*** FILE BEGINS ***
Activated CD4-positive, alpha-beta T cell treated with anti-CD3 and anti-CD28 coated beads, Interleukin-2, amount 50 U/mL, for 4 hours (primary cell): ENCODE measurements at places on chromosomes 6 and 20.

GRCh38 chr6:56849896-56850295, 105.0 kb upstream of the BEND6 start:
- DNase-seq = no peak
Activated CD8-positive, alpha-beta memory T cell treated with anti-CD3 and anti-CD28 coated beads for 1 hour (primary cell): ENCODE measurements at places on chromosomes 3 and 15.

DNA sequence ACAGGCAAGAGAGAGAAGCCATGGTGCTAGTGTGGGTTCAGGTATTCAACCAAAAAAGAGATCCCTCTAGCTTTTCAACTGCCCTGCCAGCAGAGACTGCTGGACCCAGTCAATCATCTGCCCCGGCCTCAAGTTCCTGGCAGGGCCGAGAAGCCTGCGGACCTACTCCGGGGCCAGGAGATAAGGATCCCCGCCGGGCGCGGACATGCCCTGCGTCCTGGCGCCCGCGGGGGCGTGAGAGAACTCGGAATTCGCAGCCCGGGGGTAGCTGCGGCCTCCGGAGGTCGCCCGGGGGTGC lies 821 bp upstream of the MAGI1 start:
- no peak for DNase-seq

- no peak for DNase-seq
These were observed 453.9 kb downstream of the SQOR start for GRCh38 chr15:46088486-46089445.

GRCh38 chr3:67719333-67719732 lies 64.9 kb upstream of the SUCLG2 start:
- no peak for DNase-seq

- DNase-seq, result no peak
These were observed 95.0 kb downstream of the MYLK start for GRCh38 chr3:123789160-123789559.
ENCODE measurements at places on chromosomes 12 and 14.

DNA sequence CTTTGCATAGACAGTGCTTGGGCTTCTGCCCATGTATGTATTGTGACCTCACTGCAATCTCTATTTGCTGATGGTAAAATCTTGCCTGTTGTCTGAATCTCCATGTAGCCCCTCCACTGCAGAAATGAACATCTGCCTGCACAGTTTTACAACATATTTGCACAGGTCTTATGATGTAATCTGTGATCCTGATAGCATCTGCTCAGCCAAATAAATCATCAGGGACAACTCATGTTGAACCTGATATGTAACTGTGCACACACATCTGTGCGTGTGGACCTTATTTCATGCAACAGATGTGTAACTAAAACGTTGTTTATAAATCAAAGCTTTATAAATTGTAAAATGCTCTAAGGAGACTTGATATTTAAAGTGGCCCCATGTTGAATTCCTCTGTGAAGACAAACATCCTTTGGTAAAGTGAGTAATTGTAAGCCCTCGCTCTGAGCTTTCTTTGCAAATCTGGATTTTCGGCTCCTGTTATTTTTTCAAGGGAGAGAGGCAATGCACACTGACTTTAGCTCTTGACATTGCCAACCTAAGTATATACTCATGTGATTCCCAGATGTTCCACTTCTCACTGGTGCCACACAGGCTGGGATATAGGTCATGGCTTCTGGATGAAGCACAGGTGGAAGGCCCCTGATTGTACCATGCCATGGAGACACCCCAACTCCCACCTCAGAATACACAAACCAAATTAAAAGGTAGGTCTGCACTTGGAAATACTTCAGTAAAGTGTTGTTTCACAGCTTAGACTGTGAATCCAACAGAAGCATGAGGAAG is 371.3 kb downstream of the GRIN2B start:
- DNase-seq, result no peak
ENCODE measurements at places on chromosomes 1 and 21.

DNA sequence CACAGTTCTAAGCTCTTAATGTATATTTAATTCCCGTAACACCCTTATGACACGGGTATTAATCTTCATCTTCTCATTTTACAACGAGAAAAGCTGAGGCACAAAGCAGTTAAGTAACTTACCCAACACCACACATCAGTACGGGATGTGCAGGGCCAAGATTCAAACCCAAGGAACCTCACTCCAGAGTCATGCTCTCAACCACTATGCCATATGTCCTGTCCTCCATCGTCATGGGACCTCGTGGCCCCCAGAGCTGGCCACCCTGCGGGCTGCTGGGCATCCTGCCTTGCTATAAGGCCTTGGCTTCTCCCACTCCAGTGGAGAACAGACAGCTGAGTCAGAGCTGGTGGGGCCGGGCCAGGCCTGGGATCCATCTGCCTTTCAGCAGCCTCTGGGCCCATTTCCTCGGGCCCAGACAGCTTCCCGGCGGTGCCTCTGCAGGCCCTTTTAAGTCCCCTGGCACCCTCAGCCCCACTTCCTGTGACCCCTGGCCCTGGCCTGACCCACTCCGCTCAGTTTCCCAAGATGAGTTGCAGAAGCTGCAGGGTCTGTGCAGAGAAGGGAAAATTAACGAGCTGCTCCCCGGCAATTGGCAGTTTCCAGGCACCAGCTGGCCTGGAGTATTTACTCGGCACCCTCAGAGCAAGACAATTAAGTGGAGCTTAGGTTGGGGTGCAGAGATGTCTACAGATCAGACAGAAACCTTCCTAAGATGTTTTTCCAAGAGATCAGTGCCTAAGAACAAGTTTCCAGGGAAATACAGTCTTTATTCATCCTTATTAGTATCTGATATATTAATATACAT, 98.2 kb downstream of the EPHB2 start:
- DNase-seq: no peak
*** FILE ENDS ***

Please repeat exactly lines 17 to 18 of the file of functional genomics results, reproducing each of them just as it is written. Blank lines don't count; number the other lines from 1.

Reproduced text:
DNA sequence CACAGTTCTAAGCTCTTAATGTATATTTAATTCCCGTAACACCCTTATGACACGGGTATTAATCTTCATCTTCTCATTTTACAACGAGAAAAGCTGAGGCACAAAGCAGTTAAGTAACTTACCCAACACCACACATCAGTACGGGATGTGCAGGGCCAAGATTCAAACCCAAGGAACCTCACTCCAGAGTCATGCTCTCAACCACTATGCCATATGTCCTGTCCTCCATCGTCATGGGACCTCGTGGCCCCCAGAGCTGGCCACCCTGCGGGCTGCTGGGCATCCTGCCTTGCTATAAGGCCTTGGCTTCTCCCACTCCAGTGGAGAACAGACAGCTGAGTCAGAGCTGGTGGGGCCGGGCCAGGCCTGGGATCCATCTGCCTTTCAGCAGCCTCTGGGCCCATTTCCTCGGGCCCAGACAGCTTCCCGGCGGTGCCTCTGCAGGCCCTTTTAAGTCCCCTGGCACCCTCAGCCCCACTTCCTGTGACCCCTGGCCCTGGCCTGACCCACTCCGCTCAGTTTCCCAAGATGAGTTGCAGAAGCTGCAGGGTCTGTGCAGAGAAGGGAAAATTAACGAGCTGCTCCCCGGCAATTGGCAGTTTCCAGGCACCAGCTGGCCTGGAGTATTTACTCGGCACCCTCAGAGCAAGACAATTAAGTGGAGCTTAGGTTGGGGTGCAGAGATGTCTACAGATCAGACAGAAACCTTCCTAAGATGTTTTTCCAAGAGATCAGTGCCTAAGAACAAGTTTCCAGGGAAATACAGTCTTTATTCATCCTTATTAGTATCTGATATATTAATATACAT, 98.2 kb downstream of the EPHB2 start:
- DNase-seq: no peak